Researchers from Exeter and Coventry University have developed a new technique for diagnosing malaria that might challenge the rapid diagnostic tests (RDTs) currently used in the field. Early results suggest that the technique could be as effective as RDTs but is far faster and cheaper, making it a viable alternative.
The team is now working on a non-intrusive version of the device and plans to trial it in Kenya later this year. The research, funded by the European Union, uses magneto-optic technology (MOT) to detect haemozoin, (a waste product of the malarial parasite), in the blood. Haemozoin crystals are weakly magnetic and have a distinct rectangular form. They also exhibit optical dichroism, which means that they absorb light more strongly along their length than across their widths. This new technology takes advantage of these properties to give a precise reading of the presence of haemozoin in a small blood sample. The team created the device to give a positive or negative reading for malaria in less than a minute.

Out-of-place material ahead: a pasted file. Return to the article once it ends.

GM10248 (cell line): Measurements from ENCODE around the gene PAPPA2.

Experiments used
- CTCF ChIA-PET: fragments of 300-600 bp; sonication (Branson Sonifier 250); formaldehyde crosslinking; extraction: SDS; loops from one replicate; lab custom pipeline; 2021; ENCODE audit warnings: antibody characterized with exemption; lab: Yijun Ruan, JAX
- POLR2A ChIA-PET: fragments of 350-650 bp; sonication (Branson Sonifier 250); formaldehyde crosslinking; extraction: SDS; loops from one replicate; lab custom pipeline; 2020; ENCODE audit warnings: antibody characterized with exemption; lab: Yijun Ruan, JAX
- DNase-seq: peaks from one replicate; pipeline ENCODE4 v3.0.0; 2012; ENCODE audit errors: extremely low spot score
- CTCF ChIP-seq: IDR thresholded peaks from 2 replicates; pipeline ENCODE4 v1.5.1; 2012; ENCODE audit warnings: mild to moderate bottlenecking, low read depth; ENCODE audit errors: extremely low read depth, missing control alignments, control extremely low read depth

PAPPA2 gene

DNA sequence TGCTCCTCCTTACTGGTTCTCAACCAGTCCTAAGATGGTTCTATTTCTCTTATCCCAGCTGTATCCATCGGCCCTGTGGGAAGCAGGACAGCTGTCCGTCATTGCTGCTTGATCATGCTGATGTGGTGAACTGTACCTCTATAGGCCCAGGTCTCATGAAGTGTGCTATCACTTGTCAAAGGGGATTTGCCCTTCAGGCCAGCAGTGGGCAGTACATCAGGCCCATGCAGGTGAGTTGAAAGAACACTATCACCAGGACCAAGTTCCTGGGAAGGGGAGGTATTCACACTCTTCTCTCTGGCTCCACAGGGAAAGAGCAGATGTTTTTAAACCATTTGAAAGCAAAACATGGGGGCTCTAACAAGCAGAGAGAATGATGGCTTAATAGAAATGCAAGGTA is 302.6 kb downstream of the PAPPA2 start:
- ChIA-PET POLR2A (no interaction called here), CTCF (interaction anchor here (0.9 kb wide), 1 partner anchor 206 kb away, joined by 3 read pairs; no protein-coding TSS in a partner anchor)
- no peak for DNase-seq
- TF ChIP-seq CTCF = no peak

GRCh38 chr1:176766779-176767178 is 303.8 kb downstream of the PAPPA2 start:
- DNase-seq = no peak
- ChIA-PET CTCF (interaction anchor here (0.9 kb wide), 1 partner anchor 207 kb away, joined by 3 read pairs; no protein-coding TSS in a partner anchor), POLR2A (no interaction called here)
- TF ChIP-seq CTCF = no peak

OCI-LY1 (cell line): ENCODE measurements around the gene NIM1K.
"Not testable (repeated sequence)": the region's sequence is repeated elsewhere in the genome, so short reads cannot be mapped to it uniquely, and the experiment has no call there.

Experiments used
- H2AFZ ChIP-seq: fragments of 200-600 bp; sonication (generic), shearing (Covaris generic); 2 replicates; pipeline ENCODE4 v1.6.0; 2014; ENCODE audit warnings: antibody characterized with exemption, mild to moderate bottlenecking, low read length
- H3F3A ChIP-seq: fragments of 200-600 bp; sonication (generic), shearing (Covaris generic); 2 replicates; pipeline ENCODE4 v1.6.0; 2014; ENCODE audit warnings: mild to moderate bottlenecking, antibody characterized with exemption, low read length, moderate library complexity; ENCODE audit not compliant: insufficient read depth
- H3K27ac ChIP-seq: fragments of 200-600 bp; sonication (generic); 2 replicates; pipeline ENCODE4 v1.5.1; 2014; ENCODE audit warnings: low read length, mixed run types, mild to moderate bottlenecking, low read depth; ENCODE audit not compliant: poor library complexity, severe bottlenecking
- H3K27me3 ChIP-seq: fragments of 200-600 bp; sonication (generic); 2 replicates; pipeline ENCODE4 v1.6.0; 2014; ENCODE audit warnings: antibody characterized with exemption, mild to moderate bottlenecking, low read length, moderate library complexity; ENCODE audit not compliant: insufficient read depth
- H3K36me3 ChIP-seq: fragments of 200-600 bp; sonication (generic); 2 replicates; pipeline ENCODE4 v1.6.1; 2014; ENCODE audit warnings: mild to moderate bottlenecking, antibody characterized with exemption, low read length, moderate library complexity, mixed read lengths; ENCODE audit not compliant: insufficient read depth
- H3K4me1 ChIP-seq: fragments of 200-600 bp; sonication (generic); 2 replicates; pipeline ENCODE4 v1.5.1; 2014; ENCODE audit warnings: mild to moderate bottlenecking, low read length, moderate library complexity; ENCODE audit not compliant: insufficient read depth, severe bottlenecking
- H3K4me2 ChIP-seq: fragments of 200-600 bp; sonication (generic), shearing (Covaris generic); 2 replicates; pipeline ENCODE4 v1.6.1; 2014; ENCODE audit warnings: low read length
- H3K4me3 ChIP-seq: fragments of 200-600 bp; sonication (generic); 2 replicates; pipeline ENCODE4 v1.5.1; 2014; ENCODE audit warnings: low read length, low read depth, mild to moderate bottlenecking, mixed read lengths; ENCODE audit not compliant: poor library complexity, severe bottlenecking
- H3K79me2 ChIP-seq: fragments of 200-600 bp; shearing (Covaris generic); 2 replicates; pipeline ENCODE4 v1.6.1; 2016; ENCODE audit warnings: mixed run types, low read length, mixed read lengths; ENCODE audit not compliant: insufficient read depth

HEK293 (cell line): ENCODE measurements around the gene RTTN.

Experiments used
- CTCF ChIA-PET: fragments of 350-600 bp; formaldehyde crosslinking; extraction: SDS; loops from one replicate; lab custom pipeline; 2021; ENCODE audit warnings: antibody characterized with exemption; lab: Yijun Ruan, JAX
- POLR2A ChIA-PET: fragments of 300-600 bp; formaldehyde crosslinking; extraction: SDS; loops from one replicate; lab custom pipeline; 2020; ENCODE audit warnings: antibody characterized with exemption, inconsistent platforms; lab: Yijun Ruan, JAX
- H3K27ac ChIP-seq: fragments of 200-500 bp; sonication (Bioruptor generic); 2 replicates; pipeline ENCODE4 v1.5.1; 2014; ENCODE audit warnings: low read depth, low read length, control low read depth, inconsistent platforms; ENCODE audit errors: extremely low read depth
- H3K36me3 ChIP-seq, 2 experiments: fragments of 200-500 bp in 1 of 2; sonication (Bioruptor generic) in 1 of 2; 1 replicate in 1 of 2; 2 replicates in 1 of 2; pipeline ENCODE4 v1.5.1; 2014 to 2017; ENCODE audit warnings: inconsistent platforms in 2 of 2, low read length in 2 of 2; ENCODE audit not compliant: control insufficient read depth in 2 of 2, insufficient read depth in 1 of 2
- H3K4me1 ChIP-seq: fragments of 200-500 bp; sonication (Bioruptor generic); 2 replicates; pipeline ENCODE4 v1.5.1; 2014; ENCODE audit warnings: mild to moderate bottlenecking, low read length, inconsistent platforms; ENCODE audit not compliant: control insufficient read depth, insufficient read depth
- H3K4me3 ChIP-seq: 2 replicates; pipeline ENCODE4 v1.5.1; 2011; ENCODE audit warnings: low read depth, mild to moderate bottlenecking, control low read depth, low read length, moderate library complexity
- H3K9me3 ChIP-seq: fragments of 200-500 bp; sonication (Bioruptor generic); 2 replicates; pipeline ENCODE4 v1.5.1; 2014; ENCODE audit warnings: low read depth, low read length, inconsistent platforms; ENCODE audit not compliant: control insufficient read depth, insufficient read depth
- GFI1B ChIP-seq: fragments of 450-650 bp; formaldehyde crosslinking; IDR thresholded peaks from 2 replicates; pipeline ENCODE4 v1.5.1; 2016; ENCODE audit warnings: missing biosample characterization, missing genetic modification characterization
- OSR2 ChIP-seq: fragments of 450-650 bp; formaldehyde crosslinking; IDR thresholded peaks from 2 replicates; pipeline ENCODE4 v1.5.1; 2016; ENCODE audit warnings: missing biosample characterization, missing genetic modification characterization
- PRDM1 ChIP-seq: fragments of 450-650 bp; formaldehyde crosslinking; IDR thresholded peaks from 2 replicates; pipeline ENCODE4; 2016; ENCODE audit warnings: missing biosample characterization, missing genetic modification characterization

A problem experienced by RDTs is that they need to be kept within a given temperature range, which is difficult in hot climates. These disposable kits costs between $1.50 and $4.50 each and take around 15 minutes to deliver a reading.
Exeter University’s Professor Dave Newman said: ‘There is an urgent need for a new diagnostic technique for malaria, particularly in the light of global warming, which threatens to spread disease into new parts of the world, including southern Europe.’
He added: ‘We expect to ultimately produce a sensitive non-invasive device that will be cost effective and easy to use making it suitable for developing countries, where the need is the greatest.’